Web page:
US State Department data shows that in the fiscal year 2018 only 819 Yemenis were granted “immediate relative visas” to join their families in the US, a stark drop from the 8,447 in 2016, President Barack Obama’s last year in office.

    The fiscal year ends on 30 September, meaning the ban was fully in effect for three months in the last reporting cycle.

    Beyond the direct impact of the ban on potential travellers and family members who may await them here, advocates say the executive order has created an atmosphere of fear that has contributed to the rise of Islamophobia.

    “The Muslim ban itself – being discriminatory – marginalises American Muslims and paints them as being a threat to their fellow citizens and neighbours,” McCaw said.

    “Since President Trump was elected and he issued the Muslim ban executive order, there has been a stark increase in hate crimes and acts of discrimination targeting American Muslims, and vandalism targeting their houses of worship and community centres.”

    Ayoub echoed McCaw’s statement, adding that the ban had a “psychological impact” on Arab, Muslim and immigrant communities in the US.

    “Mistrust in the government, worrying about their immigration status, worrying about loved ones, the stress – that really took a toll,” he said.

    According to Ayoub, that anxiety was not limited to people from countries listed in the executive order, as people from all communities, including US citizens, started questioning if they would be targeted next.

    And their concerns are warranted: Abbasi said she has noticed that the processing time for visas for people from countries with large Muslim populations not on the list – like Tunisia, Afghanistan and Pakistan – have slowed down.

    “If you are already outside the country, there are a lot of people that are hopeless,” she said. “Imagine all of the talent in these past two years that really could have done something for the country.”

    ‘Put each other together’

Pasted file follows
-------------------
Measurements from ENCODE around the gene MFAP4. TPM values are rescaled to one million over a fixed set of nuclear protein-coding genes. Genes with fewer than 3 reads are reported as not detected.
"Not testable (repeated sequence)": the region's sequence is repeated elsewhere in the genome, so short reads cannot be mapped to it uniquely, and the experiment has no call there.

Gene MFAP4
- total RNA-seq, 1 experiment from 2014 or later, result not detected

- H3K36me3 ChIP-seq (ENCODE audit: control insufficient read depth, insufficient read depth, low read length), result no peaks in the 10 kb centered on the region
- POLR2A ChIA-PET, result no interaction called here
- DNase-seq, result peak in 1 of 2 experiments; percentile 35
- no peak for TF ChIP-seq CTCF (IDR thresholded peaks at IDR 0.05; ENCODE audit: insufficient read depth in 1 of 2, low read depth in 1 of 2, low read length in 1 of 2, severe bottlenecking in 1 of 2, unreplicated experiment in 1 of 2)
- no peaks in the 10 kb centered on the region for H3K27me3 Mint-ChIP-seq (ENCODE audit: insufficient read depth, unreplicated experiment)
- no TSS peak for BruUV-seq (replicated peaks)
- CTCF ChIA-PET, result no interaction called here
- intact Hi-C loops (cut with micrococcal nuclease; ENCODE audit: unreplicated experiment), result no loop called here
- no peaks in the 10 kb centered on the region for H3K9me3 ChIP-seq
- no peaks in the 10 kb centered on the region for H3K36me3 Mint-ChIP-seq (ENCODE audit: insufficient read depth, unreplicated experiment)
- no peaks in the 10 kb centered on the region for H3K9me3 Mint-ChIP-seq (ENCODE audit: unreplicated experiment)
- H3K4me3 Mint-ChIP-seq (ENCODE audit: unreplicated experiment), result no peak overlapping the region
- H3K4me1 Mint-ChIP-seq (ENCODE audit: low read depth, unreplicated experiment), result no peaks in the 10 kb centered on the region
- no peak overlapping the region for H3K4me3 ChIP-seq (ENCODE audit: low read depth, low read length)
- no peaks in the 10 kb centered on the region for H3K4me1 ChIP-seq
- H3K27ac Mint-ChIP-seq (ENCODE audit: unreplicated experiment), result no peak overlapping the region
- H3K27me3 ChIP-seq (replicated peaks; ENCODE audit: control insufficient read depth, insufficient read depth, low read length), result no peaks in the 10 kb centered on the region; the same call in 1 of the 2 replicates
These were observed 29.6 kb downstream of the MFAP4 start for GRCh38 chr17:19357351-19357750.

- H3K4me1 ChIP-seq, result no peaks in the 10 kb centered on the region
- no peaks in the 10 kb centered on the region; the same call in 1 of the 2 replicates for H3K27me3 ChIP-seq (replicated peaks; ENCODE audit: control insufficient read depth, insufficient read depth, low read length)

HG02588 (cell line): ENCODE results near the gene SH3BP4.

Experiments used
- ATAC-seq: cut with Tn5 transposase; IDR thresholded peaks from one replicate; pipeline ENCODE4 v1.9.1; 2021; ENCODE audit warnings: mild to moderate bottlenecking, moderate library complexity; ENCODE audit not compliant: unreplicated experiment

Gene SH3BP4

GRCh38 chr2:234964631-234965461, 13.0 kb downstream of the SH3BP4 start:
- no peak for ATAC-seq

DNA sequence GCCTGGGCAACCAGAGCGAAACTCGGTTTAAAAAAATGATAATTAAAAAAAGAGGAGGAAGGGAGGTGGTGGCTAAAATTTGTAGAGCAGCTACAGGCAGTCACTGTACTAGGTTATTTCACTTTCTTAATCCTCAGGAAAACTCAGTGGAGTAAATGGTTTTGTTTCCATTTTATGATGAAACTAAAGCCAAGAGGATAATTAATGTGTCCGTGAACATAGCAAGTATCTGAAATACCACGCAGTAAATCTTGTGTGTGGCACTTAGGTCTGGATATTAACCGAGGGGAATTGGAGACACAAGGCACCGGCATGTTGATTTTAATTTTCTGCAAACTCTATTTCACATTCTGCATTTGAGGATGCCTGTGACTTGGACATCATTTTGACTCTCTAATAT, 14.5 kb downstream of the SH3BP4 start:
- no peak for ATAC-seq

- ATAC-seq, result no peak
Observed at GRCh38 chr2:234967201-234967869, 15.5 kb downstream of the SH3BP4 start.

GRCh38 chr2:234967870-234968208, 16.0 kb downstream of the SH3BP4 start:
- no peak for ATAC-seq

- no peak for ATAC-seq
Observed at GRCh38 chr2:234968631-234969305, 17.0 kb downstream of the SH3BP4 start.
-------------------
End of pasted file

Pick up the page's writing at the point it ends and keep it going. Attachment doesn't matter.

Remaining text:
One of those people was Khaled Almilaji, the Syrian doctor who was stranded in Turkey when the ban came down, hoping to return to his masters programme and to his pregnant wife, Jihan, who is also a doctor.

    Almilaji, 37, was working for a pharmaceutical company and finishing up a medical residency when the war started. In September 2011, he was imprisoned for six months in Damascus. He was tortured for two weeks, including by electrocution, and one of his fingers and a rib was broken.

    Yet prison authorities relied on him to treat other prisoners which he did blindfolded so he couldn’t identify anyone later on.

    After he was released from prison, he spent the next five years making a major impact on healthcare services for Syrians, including his role on a task force that vaccinated 1.4 million Syrian children against polio and stopped the virus from spreading as it had in Iraq.

    Two years after the ban altered their lives, Almilaji’s now 17-month-old daughter, Daria, Jihan and he are now settled in Toronto, where Khaled and Jihan were reunited in June 2017.

    He is nearly done with a masters in health informatics at the University of Toronto, and said he has already used what he has been learning to improve health services in northern Syria.

    “I’m finishing my masters in April. It’s amazing, right?” he said on Saturday. “I was lucky that I didn’t waste more time in this.”

    Jihan, who is preparing for exams to continue her medical studies, has been able to travel to visit her family in Germany. Meanwhile, Khaled has returned frequently to Turkey to work on initiatives including an underground hospital for women and children, and projects providing care for Syrians in Idlib, Aleppo and Hama.